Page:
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Getting Your Playbook for Food Safety Organized

As anyone who has ever worked in a foodservice operation knows, from the time food is received in your establishment to the time it is served to your customers, following proper food safety practices is crucial. What many don’t often think about is this time really should extend from the time the manager places their orders with their suppliers (including which purveyors you utilize), through the time the food is consumed – even if that consumption occurs off your premises and days after the original order was picked up by the guest. This is something that has certainly been highlighted by the pandemic as customers across the nation are utilizing take-out, curbside to go, and third-party delivery options more so now than ever before. Last...

To Toss or Not to Toss? That is the question.

Our first blog for the month emphasized the basic safe food practices needed to keep you and your guests healthy (and happy!), especially during these times of COVID. The impact of foodborne illness can range from an uncomfortable few days to hospitalization or death. Foodborne illness IS preventable and the steps taken to keep food safe also maintain quality of food, and ultimately profitability. Think of attention to food safety as part of quality control and a win-win business strategy. Knowledge about food safety can be helpful when controlling costs as making wise decisions when determining the fate of unserved food can affect the bottom line. “When in doubt, throw it out”. You’ve likely all heard this old adage one too many times. This saying...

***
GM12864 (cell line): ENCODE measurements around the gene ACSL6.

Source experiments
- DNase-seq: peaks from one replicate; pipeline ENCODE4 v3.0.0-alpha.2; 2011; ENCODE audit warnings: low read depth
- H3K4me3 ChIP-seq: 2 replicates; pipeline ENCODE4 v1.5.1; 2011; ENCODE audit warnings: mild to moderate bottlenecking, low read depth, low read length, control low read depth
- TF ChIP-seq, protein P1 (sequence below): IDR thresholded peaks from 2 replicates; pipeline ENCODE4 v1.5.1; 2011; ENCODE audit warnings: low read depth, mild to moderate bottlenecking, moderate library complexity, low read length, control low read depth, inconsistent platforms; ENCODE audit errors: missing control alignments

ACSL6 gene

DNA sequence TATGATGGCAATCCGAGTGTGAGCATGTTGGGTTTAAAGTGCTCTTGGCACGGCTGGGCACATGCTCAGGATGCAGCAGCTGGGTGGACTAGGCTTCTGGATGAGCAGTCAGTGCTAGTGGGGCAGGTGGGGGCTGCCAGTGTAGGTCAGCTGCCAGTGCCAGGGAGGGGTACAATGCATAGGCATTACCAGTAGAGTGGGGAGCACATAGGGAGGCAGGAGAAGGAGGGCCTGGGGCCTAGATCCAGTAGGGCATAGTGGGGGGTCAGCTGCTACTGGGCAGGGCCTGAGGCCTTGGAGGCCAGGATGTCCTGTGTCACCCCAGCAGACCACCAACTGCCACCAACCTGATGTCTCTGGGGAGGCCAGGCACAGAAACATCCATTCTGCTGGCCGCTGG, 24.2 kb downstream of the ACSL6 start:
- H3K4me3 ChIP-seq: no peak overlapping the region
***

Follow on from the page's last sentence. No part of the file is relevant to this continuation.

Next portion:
Holiday Food Safety Controls

In case you have not noticed - the holidays are here! We have seen store decorations up since mid-September and early bird deals advertised for several weeks, stretching the typical Black Friday deals throughout the month as retailers strive to ensure market share, while following increasingly stringent mandates for physical distancing Typically, foodservice operations are very busy during the holiday season, catering parties and hosting gatherings. With reduced capacity allowances, limits on gatherings, and social distancing, chances are this stream of revenue will be less than in previous years. As operators, regardless of type of foodservice, the focus continues on safety, quality, and ultimately profitability. And with the COVID pandemic still in full throttle (although it appears a vaccine may become available later this month),...

Resources for Effective Purchasing and Receiving in Foodservice Operations

In our first blog for August, we reviewed best practices for purchasing and receiving, and why these can mitigate risks to safety of food from unintentional or intentional threats. In this posting, we offer some resources from trustworthy sources that can help foodservice managers in developing their own guidance for staff to follow when purchasing or receiving from vendors. Written guidance in the form of a standard operating procedure (SOP) makes clear to everyone in the relationship (vendor and foodservice staff) what and how tasks should be accomplished. Written SOP templates to guide purchasing and receiving can be found at several extension websites or through health agencies. We’ve worked to develop those at Iowa State University, which are tailored for restaurants, schools, assisted living, or…